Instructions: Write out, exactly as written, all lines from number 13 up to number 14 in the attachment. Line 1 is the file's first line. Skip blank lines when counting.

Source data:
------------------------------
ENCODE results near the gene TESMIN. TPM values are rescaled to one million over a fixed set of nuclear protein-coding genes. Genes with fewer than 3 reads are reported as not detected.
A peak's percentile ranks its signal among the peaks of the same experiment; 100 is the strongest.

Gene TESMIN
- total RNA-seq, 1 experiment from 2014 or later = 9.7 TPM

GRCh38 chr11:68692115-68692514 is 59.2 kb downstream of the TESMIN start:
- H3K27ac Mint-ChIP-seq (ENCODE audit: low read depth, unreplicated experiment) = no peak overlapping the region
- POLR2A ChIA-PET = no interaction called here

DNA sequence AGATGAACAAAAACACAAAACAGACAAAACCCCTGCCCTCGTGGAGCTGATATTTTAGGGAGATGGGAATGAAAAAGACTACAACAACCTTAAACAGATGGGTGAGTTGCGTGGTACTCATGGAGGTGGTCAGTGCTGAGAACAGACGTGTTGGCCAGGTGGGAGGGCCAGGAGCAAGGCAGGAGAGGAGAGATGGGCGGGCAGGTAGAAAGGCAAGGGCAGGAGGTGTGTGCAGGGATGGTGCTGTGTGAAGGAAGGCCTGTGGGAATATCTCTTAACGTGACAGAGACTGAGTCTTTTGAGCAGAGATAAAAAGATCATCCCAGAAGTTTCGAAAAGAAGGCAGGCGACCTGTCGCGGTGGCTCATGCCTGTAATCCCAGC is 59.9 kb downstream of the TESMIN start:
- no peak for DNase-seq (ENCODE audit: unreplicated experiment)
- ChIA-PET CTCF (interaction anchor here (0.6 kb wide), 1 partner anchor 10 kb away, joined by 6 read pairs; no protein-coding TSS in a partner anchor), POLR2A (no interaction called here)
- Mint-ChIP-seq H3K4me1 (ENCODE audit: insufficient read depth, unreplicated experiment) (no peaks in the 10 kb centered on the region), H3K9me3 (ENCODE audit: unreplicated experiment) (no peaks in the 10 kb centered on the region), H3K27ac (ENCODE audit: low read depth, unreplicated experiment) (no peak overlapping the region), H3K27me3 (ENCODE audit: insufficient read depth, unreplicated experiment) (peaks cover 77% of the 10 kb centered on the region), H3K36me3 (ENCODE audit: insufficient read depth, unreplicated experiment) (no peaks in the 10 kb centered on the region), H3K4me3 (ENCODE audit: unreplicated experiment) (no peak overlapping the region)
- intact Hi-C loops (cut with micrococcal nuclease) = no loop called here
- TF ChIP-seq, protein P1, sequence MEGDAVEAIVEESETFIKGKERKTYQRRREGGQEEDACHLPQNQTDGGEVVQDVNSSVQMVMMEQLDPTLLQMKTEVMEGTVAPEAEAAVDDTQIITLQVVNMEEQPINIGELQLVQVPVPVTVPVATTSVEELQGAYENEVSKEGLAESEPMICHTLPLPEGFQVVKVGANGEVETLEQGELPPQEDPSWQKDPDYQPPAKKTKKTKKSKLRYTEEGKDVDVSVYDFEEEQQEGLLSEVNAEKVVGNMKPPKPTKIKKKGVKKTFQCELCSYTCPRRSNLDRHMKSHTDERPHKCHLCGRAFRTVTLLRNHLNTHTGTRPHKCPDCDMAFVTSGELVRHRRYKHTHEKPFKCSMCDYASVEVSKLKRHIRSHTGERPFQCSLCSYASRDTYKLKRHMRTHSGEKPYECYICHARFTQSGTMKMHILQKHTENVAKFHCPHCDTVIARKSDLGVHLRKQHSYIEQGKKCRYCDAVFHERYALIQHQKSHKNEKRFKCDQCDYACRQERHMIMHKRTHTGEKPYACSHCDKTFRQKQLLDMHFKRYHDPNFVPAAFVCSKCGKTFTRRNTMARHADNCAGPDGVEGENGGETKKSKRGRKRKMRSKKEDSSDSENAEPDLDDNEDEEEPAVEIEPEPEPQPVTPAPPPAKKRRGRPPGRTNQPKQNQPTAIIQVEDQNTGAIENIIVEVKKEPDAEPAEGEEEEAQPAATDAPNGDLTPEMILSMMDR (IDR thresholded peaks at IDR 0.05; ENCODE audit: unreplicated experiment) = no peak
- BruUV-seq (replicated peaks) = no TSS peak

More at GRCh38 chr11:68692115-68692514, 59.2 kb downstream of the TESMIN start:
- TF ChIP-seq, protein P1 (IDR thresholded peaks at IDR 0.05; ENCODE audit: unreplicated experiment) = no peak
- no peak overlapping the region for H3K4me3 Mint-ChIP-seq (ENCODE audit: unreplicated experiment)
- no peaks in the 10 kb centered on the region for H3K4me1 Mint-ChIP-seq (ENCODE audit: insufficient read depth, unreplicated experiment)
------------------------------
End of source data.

- TF ChIP-seq, protein P1, sequence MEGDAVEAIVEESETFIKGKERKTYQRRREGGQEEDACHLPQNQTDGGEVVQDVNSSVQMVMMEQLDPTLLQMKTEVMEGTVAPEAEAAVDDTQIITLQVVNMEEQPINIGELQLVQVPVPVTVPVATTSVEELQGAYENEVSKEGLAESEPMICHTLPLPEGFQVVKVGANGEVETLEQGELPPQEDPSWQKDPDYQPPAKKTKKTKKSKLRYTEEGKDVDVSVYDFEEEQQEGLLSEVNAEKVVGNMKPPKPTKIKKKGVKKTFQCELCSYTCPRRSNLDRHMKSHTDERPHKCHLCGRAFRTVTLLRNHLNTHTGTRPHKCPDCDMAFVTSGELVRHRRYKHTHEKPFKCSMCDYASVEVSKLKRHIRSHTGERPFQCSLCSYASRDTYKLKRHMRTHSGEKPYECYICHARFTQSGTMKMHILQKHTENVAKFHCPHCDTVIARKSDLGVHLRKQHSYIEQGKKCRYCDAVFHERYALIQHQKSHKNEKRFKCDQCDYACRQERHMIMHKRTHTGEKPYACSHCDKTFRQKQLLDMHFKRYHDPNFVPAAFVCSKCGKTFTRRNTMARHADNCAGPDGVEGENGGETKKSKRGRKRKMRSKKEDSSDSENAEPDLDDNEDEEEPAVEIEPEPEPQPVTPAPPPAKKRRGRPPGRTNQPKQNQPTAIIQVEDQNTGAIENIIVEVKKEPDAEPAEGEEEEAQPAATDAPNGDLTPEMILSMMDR (IDR thresholded peaks at IDR 0.05; ENCODE audit: unreplicated experiment) = no peak
- BruUV-seq (replicated peaks) = no TSS peak